New drug targets key genetic driver of cancer


FDA approved the third oncology drug in the US that targets a key genetic driver of cancer, rather than a specific tumor.

FDA recently approved the third oncology drug in the United States that targets a key genetic driver of cancer, rather than a specific tumor.

The agency granted accelerated approval to entrectinib (Rozlytrek. Genentech), a treatment for adult and adolescent patients whose cancers have the specific genetic defect, NTRK (neurotrophic tyrosine receptor kinase) gene fusion and for whom there are no effective treatments.

Rozlytrek was also approved to treat adults with non-small cell lung cancer whose tumors are ROS1-positive (mutation of the ROS1 gene) and has spread to other parts of the body.

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The approval marks a new paradigm in the development of cancer drugs that are “tissue agnostic,” FDA said in a statement.

The previous tissue agnostic indications approved by the FDA were pembrolizumab (Keytruda, Merck) for tumors with microsatellite instability-high (MSI-H) or mismatch repair deficient (dMMR) tumors in 2017 and larotrectinib (Vitrakvi, Loxo Oncology) for NTRK gene fusion tumors in 2018.

“We are in an exciting era of innovation in cancer treatment as we continue to see development in tissue agnostic therapies, which have the potential to transform cancer treatment. We’re seeing continued advances in the use of biomarkers to guide drug development and the more targeted delivery of medicine,” said FDA Acting Commissioner Ned Sharpless, MD, in a statement from the agency.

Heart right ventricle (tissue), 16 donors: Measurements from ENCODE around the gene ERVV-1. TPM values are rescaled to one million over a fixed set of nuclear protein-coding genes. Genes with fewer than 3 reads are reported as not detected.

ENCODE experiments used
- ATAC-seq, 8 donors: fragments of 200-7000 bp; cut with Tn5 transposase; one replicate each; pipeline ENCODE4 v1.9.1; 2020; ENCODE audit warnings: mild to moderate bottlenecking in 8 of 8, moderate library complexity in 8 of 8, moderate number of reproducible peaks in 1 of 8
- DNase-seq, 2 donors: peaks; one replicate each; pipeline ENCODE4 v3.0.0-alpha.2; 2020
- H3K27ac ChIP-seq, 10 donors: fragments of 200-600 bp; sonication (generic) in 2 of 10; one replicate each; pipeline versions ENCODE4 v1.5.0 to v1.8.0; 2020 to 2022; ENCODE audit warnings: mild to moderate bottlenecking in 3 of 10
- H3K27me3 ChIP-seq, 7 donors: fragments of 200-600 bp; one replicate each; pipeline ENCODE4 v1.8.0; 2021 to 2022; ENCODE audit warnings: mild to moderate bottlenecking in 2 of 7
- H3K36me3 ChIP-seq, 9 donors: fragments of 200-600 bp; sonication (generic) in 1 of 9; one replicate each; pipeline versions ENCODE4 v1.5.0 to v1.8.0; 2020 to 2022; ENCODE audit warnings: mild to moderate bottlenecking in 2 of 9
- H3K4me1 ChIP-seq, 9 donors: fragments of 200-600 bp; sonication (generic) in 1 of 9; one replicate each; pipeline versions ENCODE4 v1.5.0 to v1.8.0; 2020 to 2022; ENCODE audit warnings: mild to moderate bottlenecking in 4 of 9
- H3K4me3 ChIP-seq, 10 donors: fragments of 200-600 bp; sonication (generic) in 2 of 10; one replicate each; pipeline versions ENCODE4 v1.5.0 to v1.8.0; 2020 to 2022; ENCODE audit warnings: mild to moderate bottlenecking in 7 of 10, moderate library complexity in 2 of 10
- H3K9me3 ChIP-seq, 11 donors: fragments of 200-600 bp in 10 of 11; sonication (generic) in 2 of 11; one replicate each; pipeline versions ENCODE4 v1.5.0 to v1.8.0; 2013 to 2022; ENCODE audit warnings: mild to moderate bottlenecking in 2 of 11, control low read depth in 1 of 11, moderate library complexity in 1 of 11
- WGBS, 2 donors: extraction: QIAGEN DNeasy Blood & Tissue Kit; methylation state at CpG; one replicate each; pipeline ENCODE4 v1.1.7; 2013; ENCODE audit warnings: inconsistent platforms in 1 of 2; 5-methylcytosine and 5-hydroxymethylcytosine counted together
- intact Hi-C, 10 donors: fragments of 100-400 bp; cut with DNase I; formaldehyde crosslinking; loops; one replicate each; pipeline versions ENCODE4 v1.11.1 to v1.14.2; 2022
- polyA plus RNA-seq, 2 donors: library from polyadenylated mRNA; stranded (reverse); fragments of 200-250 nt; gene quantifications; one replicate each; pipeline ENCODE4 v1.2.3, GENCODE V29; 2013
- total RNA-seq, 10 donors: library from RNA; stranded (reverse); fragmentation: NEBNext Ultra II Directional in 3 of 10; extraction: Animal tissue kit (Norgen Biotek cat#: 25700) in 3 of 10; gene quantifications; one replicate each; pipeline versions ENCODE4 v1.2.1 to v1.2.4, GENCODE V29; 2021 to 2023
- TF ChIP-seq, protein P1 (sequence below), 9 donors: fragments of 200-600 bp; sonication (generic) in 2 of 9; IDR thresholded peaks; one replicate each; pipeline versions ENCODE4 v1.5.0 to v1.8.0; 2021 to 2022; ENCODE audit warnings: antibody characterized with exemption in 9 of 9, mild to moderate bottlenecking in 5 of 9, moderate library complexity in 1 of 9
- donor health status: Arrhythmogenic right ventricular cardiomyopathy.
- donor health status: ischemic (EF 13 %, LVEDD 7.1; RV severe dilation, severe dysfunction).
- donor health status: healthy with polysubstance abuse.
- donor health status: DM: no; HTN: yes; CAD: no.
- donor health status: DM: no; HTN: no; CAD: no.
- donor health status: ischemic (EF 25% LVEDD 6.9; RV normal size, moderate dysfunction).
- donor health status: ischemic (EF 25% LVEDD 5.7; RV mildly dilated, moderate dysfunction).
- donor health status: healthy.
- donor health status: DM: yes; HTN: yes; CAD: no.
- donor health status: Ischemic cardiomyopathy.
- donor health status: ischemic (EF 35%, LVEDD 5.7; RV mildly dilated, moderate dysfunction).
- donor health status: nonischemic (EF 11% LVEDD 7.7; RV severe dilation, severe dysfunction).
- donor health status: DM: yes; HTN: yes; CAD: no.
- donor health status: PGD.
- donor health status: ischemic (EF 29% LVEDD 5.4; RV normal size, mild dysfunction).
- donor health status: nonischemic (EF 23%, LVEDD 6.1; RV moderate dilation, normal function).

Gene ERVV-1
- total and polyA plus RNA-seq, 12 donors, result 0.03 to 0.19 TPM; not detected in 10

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“Using the FDA’s expedited review pathways, including breakthrough therapy designation and accelerated approval process, we’re supporting this innovation in precision oncology drug development and the evolution of more targeted and effective treatments for cancer patients,” Sharpless added.

The ability of Rozlytrek to shrink tumors was evaluated in 4 clinical trials, studying 54 adults with NTRK fusion-positive tumors. The proportion of patients with substantial tumor shrinkage (overall response rate) was 57%, with 7.4% of patients having complete disappearance of the tumor.

Among the 31 patients with tumor shrinkage, 61% had tumor shrinkage persist for nine months or longer. The most common cancer locations were the lung, salivary gland, breast, thyroid and colon/rectum.

For the non-small cell lung cancer indication, 51 adults with ROS1-positive lung cancer were studied. The overall response rate was 78%, with 5.9% of patients having complete disappearance of their cancer. Among the 40 patients with tumor shrinkage, 55% had tumor shrinkage persist for 12 months or longer, according to FDA.

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